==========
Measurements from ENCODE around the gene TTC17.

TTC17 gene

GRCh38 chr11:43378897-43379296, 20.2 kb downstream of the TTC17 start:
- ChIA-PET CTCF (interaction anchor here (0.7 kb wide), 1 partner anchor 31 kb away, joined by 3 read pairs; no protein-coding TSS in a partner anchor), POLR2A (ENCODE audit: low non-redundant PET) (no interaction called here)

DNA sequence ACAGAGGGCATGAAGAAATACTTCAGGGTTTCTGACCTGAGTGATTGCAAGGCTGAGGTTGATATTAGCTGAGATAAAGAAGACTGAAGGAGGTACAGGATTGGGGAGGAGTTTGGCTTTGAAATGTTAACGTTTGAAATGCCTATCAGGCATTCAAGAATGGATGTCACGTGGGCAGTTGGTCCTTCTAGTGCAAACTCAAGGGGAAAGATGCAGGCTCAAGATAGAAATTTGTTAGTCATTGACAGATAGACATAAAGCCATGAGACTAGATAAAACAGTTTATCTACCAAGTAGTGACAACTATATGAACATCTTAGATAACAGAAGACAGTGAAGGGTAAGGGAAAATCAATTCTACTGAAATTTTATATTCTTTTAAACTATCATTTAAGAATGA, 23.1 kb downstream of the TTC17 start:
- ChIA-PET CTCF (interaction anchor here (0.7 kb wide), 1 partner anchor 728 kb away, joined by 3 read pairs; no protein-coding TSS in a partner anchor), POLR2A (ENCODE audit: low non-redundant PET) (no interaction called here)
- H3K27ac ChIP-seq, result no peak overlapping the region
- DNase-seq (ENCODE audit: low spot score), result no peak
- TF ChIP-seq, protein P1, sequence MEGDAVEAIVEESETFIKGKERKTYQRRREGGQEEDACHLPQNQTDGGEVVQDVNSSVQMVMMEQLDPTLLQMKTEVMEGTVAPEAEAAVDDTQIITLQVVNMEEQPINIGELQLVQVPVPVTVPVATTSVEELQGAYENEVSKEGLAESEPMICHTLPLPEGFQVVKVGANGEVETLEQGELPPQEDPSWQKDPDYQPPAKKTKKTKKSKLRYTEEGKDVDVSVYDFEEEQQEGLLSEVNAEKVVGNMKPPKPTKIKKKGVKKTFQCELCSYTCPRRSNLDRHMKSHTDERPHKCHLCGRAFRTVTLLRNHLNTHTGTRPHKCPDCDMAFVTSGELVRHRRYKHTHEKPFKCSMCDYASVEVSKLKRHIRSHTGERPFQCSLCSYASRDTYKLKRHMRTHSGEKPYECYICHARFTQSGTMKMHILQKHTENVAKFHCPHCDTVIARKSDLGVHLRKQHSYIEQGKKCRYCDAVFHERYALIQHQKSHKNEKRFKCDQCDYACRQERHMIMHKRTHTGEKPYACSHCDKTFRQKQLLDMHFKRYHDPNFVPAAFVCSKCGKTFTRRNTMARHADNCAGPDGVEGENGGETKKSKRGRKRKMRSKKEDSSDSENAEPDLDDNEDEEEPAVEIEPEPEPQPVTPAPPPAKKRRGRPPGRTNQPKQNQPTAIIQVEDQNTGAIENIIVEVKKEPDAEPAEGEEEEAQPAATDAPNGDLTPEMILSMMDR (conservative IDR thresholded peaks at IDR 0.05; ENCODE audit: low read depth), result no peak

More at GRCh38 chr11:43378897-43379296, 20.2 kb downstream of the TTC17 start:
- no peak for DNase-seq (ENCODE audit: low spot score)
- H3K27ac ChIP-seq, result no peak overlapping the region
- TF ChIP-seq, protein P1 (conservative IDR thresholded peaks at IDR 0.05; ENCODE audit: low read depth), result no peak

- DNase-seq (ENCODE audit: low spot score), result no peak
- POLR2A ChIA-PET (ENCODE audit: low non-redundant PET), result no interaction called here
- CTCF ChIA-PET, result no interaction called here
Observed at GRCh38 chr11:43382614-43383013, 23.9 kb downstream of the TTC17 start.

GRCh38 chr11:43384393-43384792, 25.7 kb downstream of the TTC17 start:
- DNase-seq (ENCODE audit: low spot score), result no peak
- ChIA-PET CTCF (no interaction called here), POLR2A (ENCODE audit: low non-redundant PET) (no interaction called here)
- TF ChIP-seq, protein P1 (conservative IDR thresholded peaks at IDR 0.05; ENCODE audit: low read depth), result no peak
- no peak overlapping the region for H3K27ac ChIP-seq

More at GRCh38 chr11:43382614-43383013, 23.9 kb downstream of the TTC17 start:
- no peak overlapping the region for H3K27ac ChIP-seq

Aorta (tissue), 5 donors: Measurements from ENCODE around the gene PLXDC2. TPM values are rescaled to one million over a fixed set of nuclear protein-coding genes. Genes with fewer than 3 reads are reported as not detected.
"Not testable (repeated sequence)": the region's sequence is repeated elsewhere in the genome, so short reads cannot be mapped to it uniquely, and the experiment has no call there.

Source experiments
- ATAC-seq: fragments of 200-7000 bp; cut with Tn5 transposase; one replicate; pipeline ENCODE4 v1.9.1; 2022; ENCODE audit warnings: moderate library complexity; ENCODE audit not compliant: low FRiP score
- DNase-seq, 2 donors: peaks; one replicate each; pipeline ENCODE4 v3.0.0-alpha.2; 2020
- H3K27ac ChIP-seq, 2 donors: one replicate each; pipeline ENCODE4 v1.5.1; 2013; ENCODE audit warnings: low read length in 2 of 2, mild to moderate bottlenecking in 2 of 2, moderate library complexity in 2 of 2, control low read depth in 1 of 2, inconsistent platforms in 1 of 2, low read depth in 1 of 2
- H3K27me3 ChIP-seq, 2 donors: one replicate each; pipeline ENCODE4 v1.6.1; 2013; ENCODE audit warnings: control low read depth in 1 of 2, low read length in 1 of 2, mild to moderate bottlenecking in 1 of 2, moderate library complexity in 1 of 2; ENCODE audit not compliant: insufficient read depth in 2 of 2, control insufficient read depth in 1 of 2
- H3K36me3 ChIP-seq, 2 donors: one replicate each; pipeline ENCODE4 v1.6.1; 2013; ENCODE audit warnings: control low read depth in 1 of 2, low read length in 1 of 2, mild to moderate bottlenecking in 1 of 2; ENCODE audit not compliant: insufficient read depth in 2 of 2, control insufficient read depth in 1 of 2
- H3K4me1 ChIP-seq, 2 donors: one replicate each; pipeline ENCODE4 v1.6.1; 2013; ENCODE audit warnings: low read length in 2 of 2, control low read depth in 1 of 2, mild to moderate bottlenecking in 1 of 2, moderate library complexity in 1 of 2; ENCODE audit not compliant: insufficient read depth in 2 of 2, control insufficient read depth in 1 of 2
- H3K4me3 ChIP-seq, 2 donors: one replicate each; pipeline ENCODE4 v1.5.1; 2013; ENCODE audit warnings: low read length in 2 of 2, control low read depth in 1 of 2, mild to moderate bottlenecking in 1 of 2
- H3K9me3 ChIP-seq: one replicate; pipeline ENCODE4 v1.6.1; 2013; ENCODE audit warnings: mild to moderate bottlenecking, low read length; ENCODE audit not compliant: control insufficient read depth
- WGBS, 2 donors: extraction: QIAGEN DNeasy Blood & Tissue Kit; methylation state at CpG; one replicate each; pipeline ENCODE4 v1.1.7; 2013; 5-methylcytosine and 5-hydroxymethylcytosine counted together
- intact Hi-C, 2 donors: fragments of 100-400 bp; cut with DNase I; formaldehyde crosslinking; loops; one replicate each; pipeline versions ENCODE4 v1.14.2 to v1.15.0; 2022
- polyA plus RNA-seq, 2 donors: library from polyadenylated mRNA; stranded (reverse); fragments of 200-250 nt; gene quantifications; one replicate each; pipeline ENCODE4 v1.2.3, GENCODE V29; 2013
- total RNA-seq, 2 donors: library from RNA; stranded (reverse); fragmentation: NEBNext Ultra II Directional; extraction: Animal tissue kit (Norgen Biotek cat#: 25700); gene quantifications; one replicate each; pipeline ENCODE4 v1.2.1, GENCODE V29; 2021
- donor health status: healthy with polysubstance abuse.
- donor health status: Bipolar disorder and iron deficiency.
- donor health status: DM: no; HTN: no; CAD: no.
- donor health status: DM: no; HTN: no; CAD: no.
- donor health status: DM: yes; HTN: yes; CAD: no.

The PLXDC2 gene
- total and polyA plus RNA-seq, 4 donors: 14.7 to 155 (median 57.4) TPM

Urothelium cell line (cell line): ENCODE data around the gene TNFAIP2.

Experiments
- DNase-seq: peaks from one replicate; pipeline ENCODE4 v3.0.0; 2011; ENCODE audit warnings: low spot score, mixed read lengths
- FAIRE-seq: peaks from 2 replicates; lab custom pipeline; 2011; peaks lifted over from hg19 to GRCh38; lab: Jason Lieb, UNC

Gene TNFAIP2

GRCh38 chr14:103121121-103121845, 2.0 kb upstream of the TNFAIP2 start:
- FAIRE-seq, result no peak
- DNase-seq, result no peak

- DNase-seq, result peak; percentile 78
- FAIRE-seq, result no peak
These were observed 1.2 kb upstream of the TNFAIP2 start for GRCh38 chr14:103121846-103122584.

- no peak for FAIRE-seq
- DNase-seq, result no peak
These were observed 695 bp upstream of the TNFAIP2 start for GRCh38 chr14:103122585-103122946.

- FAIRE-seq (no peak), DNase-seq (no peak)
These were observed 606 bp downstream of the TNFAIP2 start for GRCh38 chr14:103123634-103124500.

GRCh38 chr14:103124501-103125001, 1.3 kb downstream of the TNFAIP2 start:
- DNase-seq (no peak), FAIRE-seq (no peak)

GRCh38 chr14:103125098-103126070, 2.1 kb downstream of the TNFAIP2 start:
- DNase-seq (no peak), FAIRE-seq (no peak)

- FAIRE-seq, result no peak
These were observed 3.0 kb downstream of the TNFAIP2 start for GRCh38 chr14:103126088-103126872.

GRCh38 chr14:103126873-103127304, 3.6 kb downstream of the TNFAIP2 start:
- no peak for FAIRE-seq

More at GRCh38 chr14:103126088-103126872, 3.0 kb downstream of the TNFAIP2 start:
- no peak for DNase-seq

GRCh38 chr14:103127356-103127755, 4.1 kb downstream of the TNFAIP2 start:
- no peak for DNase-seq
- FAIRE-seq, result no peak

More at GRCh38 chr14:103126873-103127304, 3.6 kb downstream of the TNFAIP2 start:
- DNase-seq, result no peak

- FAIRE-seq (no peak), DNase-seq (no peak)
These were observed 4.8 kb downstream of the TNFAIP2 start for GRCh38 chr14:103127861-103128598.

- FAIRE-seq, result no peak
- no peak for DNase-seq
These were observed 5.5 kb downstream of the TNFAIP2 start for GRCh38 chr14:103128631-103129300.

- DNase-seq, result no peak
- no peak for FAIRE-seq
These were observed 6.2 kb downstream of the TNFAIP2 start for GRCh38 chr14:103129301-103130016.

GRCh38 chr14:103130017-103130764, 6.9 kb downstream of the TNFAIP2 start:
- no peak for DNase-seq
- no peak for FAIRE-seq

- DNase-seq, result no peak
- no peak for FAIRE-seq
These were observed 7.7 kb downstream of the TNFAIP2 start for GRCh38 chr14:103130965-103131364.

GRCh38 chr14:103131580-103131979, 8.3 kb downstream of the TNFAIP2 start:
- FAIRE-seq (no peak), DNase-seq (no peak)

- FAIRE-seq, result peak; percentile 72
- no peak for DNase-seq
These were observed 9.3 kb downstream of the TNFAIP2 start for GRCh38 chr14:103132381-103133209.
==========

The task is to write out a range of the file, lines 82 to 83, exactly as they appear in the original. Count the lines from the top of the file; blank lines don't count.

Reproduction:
These were observed 5.5 kb downstream of the TNFAIP2 start for GRCh38 chr14:103128631-103129300.

- DNase-seq, result no peak